Clinical Orthopaedics and Related Research®

, Volume 473, Issue 5, pp 1540–1543

Editor’s Spotlight/Take 5: Surgeons’ Attitudes Are Associated With Reoperation and Readmission Rates

Editor's Spotlight/Take 5

DOI: 10.1007/s11999-015-4208-y

Cite this article as:
Leopold, S.S. Clin Orthop Relat Res (2015) 473: 1540. doi:10.1007/s11999-015-4208-y

We have all seen the movie: Hotshot fighter pilot alienates those around him with his arrogance (and it is almost always a “him”), but wins victory after victory despite steep odds owing to his superior individual skills. Audiences seem never to tire of this trope.

As tragic heroes, the pilots in these films only belatedly discover the costs of their personality flaws. I suspect many “hotshot” surgeons (we all know some) likewise lack a certain capacity for introspection. But while the Hollywood storyline usually involves the ultimate sacrifice—the pilot himself in the classics, like John Wayne in Flying Tigers, John Guillermin’s The Blue Max, or someone close to the pilot, as in the Tom Cruise vehicle Top Gun—the same is not true where maverick surgeons are concerned. We do not pay for our lack of self-knowledge, our patients do.

Serious thinkers have concluded that surgery—like so many activities involving dangerous and complex systems—calls for effective teamwork [3]. As anyone who has played on a team knows, some personality types work better on teams than others. Hall-of-Fame basketball coach Red Auerbach is said to have preferred playing his “best five” rather than his five best players; in other words, he felt an effective team beats a group of individual stars every time.

Here is the problem: Although we may share an intuitive sense that all this is true, we have no objective knowledge about how or whether strong personality types influence surgical results.

John Kadzielski MD (Fig. 1) and his team from Massachusetts seek to change that. They adapted several aviation psychology tools used to quantify hazardous attitudes in pilots (macho, impulsive, worry, resignation, self-confidence, and antiauthority), which the Federal Aviation Association (FAA) believes are incompatible with safe flight. Dr. Kadzielski and colleagues then used these tools to evaluate surgeons for the presence of these potentially hazardous attitudes. Finally, they correlated these attitudes with readmissions and reoperations after orthopaedic surgery. The study found that almost 20% of the observed variation in reoperations and readmission is associated with macho attitude alone [2]. In this same issue of Clinical Orthopaedics and Related Research®, using a larger sample, they found that these attitudes are present in nearly 40% of orthopaedic surgeons at a level that would be considered dangerously high in pilots [1].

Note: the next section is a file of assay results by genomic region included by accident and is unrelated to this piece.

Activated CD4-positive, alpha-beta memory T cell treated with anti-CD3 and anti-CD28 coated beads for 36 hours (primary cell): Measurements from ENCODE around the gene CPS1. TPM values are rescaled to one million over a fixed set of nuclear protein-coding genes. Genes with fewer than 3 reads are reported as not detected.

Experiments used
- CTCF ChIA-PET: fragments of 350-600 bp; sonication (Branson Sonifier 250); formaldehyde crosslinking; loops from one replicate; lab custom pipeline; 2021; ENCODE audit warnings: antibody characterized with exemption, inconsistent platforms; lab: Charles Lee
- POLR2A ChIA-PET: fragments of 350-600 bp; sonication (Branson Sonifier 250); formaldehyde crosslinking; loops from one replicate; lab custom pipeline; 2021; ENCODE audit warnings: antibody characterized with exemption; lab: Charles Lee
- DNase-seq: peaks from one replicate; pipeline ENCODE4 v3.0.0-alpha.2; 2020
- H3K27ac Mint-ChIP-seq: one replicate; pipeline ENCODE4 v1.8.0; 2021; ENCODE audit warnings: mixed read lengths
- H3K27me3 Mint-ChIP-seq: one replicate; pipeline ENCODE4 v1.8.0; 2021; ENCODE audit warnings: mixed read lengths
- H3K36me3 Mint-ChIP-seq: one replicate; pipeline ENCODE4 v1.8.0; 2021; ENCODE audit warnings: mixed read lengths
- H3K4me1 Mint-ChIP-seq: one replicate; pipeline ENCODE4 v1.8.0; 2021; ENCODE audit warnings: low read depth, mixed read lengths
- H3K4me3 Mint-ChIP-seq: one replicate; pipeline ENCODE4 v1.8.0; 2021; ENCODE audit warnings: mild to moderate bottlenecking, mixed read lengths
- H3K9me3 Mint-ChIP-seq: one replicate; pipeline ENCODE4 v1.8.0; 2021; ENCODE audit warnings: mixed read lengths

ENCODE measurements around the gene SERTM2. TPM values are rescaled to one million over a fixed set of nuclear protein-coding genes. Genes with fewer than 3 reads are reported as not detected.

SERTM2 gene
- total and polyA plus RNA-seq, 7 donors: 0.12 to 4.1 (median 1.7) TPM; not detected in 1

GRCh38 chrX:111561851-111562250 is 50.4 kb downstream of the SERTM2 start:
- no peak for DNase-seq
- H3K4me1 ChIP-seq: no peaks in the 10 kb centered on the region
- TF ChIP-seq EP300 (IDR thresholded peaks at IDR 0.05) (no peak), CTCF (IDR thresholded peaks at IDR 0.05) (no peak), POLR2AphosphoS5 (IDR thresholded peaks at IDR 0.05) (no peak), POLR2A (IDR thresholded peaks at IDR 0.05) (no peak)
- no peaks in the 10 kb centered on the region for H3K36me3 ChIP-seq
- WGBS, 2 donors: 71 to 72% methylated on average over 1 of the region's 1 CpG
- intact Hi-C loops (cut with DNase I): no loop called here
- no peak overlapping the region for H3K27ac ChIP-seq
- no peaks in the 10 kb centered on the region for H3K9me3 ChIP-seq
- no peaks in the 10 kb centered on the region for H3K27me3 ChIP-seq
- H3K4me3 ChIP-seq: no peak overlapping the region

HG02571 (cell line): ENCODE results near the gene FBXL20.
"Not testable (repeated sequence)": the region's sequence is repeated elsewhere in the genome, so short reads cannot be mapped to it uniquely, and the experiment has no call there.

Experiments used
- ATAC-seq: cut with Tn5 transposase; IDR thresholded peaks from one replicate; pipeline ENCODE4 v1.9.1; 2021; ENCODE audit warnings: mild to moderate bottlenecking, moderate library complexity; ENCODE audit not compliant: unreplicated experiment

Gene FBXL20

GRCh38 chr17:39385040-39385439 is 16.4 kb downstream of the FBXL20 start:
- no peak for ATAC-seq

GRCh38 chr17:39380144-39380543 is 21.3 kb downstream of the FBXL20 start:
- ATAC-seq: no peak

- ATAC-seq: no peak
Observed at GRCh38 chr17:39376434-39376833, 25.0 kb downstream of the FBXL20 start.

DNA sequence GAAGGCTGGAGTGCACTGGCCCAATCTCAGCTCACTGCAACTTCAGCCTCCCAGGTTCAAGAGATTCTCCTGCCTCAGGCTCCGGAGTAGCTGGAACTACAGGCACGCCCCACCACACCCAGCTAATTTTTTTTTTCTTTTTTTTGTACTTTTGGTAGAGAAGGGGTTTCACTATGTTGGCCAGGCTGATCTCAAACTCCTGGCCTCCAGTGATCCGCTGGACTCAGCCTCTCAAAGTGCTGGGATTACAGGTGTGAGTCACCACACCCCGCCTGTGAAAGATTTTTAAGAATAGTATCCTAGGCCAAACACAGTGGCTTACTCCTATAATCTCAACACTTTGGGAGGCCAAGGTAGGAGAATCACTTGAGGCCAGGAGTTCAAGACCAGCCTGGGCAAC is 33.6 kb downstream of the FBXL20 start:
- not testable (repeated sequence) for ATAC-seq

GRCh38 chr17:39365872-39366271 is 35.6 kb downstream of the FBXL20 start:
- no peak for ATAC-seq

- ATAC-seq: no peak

Fig. 1

John Kadzielski MD.

A careful reader will identify shortcomings in these articles [1, 2]; surgeons are not pilots, and the questionnaires the investigators used have not been validated in surgeons. If you like, consider these articles conversation starters rather than definitive efforts. But as a specialty, we simply cannot afford to look away. These issues call out for our attention, and for further inquiry. Join me as I go behind the discovery with Dr. Kadzielski in the following “Take 5” interview.

Take Five Interview with John Kadzielski MD, first author of “Surgeons’ Attitudes Are Associated With Reoperation and Readmission Rates”

Seth S. Leopold MD:Congratulations on this fascinating work. How did you become interested in this unusual topic?

John Kadzielski MD: I am an active private pilot and my undergraduate degree is in psychology. In previous research, I have investigated the impact of psychological factors in hand and upper extremity patients and their self-reported outcomes. As I advanced through my orthopaedic training, I experienced wide-ranging safety climates, levels of risk tolerance, and many different attitudes towards safety and safety systems. It was a natural progression for me to bring my psychology, aviation, and research backgrounds together to quantify these factors and try to determine whether they affect patient care.

Dr. Leopold:Most readers may have reservations about applying results from surveys whose tools have not been validated on the population surveyed. Why should surgeons have confidence in a study that employed a survey designed for assessing aviators, and what can you do in the future to increase confidence in this approach?